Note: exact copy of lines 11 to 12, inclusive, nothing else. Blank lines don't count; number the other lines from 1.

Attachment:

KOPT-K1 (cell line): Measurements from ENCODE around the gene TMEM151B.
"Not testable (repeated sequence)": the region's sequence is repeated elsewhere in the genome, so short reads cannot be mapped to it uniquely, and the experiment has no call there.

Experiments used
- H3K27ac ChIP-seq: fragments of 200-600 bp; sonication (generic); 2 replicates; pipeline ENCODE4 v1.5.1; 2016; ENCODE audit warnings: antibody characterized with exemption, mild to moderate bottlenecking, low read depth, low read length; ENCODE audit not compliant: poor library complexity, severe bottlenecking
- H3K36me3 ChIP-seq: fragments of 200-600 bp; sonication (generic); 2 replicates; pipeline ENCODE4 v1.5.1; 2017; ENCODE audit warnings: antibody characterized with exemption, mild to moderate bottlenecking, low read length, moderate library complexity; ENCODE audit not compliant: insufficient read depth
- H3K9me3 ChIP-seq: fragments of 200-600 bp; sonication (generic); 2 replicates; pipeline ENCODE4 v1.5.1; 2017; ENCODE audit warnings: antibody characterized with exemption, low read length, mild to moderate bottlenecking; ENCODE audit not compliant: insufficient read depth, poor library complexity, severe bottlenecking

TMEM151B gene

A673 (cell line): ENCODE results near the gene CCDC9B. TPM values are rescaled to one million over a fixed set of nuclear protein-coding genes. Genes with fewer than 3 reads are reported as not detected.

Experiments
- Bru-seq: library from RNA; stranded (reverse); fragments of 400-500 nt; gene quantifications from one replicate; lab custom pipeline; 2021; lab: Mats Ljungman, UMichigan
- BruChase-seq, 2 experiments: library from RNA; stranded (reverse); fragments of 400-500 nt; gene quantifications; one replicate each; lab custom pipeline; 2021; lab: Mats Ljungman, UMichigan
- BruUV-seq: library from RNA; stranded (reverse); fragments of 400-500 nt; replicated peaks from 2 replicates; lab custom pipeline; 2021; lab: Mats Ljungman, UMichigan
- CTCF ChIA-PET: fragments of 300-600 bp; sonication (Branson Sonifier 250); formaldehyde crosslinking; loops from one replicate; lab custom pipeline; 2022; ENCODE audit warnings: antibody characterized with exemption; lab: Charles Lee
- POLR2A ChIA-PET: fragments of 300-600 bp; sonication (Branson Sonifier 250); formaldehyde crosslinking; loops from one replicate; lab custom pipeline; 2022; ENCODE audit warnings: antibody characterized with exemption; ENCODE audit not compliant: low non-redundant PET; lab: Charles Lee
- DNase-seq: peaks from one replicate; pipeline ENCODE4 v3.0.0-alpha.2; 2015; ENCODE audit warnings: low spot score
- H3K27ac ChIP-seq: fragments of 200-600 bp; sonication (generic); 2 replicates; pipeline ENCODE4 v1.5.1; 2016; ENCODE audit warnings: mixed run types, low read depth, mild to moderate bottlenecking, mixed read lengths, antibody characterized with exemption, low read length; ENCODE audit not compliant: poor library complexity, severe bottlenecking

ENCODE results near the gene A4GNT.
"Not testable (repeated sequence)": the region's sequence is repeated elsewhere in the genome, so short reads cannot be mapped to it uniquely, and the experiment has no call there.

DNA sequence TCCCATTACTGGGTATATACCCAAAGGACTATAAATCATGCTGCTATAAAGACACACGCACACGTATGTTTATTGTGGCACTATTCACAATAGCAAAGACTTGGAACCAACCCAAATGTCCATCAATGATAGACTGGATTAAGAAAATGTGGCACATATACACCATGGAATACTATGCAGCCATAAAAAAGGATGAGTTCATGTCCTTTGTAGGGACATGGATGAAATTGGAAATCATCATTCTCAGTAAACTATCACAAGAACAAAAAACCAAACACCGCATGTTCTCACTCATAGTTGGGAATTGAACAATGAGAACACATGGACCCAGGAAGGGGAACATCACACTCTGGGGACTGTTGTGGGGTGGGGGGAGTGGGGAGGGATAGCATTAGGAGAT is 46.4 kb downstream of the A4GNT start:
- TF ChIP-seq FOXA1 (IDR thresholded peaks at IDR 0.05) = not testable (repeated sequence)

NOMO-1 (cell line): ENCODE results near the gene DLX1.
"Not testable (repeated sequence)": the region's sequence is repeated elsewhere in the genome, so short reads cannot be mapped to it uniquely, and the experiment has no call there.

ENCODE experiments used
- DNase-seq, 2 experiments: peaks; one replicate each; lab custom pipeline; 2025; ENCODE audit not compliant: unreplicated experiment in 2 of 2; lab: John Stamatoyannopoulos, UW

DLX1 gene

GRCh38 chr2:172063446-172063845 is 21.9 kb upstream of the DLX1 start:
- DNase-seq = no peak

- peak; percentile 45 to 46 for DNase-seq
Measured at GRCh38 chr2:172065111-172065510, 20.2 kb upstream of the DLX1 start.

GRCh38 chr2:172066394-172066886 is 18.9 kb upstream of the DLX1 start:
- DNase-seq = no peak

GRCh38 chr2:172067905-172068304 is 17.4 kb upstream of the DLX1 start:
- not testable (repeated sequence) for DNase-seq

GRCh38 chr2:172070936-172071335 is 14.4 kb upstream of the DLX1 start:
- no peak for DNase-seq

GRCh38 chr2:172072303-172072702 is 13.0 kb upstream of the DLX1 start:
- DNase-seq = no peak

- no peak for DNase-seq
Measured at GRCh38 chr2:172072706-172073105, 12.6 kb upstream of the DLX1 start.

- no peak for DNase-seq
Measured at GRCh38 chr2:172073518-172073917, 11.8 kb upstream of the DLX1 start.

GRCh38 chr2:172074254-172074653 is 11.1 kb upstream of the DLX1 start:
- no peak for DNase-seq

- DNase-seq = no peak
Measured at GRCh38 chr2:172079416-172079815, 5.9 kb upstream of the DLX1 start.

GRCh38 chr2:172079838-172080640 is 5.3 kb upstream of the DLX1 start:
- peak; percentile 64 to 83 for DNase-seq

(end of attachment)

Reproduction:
- BruChase-seq, 2 experiments: library from RNA; stranded (reverse); fragments of 400-500 nt; gene quantifications; one replicate each; lab custom pipeline; 2021; lab: Mats Ljungman, UMichigan
- BruUV-seq: library from RNA; stranded (reverse); fragments of 400-500 nt; replicated peaks from 2 replicates; lab custom pipeline; 2021; lab: Mats Ljungman, UMichigan